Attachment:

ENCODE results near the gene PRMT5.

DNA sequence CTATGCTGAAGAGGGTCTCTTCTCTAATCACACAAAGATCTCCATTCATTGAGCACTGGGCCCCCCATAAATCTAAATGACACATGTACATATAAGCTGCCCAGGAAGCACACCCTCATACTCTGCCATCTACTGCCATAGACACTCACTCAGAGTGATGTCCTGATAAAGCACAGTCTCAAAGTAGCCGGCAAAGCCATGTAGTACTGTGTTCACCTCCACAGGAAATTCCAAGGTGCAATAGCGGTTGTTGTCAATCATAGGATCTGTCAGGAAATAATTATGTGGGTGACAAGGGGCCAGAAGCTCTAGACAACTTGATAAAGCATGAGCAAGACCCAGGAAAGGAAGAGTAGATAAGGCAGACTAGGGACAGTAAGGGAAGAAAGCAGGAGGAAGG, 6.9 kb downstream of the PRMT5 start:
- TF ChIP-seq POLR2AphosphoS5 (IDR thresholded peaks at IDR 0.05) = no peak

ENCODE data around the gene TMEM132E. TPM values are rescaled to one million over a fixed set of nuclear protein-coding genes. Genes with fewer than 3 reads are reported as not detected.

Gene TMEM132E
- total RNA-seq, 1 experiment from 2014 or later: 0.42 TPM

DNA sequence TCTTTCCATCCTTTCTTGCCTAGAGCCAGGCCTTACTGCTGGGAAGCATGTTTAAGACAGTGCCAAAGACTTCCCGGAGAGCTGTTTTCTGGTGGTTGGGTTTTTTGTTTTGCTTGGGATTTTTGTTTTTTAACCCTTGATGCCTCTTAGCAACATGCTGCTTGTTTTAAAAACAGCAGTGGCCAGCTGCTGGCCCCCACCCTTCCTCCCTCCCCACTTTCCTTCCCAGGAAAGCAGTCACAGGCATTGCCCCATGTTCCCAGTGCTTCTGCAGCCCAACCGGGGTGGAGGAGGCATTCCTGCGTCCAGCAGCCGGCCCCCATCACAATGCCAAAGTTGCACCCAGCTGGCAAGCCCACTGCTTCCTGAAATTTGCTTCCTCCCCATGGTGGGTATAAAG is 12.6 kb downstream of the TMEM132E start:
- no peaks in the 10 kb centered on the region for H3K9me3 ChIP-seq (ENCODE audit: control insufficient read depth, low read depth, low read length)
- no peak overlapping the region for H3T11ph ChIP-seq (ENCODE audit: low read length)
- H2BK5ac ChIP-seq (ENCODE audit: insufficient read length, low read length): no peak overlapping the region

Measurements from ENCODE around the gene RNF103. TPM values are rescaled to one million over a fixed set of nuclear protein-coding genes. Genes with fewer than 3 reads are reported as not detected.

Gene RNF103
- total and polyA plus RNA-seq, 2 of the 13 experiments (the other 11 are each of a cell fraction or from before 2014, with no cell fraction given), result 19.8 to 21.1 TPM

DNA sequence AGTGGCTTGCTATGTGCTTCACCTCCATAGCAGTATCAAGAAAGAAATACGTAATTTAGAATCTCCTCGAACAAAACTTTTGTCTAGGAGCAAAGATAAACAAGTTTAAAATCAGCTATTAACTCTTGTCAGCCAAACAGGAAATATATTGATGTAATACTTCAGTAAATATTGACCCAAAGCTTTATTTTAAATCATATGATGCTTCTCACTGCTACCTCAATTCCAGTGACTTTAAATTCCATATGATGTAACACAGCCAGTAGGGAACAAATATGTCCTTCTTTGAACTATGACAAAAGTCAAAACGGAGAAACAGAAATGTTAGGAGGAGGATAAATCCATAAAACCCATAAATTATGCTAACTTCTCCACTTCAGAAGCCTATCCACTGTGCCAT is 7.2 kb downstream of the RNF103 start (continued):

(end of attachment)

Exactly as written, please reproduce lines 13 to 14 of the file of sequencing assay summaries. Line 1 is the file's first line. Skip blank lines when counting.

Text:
- total and polyA plus RNA-seq, 2 of the 13 experiments (the other 11 are each of a cell fraction or from before 2014, with no cell fraction given), result 19.8 to 21.1 TPM

DNA sequence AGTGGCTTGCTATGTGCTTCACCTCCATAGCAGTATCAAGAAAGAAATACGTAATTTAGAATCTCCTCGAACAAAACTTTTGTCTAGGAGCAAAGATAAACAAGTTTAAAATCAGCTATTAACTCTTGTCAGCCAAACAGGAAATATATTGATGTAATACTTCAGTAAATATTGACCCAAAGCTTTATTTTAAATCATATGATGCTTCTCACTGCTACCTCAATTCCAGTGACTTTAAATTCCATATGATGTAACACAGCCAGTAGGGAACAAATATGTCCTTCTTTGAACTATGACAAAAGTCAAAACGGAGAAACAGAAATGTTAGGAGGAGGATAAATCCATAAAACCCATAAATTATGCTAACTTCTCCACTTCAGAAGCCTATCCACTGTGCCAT is 7.2 kb downstream of the RNF103 start (continued):